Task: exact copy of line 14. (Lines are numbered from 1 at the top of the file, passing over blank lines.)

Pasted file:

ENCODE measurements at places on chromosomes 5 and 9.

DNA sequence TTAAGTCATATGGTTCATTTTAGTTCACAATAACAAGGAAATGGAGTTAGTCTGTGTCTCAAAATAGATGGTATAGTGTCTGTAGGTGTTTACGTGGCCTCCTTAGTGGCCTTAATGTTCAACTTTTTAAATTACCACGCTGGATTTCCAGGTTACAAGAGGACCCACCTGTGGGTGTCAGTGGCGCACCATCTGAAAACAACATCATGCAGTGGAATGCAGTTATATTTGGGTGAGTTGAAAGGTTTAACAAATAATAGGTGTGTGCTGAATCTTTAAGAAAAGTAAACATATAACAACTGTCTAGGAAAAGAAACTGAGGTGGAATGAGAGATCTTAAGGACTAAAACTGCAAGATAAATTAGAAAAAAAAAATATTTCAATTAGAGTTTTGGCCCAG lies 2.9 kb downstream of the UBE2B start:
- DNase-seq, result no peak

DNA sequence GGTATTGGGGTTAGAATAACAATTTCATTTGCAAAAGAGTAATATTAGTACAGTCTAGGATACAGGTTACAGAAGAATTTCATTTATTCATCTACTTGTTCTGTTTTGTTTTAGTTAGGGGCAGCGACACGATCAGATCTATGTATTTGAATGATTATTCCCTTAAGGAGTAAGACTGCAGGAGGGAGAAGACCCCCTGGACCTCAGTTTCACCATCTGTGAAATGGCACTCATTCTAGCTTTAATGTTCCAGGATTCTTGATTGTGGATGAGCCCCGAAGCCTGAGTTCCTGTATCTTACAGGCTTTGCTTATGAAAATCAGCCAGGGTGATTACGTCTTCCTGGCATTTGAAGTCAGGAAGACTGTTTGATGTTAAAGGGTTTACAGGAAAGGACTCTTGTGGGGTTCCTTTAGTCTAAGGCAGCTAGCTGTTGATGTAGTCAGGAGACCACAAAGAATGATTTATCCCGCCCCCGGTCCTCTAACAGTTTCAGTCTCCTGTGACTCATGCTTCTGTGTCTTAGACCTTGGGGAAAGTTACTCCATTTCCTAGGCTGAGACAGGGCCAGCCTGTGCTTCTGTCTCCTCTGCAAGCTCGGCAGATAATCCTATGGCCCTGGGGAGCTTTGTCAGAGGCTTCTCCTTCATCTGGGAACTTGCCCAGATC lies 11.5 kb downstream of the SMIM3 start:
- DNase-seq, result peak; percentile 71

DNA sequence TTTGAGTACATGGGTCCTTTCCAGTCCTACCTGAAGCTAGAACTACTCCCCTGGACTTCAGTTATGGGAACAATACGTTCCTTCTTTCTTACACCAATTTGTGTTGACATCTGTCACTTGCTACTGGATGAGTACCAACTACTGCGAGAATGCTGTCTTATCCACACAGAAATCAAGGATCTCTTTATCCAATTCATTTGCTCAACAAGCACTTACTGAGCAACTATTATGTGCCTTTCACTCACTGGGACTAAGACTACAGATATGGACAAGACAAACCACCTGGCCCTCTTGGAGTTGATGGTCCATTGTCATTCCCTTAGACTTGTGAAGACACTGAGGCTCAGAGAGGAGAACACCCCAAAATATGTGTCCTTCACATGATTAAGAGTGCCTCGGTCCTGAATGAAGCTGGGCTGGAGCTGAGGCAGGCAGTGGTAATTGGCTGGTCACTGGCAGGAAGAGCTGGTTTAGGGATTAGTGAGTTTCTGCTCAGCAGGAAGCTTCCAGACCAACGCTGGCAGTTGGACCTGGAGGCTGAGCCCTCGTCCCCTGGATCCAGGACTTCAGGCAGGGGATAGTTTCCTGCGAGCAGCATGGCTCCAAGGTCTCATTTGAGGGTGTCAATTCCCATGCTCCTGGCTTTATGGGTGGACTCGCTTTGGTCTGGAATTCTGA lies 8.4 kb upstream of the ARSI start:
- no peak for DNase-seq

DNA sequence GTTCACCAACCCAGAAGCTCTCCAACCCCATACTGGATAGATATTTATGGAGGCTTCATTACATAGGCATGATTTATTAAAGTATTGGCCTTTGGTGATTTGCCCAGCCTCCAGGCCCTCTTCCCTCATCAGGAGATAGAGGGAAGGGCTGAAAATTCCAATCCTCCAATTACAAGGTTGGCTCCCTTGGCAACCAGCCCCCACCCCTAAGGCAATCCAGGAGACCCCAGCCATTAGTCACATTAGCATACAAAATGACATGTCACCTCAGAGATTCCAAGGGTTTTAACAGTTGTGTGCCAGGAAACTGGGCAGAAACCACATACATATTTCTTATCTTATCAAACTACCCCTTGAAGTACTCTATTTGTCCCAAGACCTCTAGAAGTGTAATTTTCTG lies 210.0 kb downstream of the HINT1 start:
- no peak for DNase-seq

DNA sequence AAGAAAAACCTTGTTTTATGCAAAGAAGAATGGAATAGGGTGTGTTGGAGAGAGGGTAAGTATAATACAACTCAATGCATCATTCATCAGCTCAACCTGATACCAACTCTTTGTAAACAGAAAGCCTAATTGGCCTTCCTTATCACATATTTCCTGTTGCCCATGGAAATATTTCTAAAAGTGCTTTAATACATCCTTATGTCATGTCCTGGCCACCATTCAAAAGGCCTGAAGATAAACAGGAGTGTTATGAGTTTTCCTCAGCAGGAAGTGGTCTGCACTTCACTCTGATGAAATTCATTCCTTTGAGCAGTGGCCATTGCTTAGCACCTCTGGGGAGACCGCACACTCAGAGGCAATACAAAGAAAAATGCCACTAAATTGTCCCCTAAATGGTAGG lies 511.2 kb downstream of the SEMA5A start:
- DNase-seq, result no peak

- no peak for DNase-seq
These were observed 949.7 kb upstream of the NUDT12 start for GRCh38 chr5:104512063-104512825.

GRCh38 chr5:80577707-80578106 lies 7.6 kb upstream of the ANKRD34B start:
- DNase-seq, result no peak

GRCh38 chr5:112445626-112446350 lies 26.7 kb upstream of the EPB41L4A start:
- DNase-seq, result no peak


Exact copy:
GRCh38 chr5:80577707-80578106 lies 7.6 kb upstream of the ANKRD34B start: